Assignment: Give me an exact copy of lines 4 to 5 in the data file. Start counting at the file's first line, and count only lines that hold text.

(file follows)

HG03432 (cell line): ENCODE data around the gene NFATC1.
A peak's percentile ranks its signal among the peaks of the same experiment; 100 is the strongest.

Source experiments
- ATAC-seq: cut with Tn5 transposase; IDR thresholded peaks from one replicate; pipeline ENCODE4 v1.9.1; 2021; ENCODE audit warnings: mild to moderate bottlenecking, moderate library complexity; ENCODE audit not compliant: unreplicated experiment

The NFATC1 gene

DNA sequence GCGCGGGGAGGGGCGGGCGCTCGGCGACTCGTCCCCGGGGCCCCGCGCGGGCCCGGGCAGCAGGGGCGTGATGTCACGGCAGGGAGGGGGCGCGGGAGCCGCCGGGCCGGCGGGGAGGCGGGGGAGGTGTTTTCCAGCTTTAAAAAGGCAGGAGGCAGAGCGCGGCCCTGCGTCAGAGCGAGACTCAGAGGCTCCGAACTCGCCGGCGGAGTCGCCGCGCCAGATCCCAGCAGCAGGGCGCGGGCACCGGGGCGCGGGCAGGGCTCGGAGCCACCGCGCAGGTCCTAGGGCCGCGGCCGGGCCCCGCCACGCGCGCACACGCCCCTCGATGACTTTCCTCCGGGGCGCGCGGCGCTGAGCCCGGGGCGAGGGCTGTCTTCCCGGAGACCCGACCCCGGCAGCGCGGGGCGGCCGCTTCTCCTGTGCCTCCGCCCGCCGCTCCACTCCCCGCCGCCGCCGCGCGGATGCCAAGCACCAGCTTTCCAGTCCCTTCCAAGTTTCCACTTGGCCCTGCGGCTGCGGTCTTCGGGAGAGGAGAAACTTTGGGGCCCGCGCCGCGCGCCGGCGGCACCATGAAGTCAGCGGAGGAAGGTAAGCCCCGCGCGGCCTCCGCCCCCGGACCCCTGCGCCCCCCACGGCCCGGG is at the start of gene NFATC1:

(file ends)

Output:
- ATAC-seq: cut with Tn5 transposase; IDR thresholded peaks from one replicate; pipeline ENCODE4 v1.9.1; 2021; ENCODE audit warnings: mild to moderate bottlenecking, moderate library complexity; ENCODE audit not compliant: unreplicated experiment

The NFATC1 gene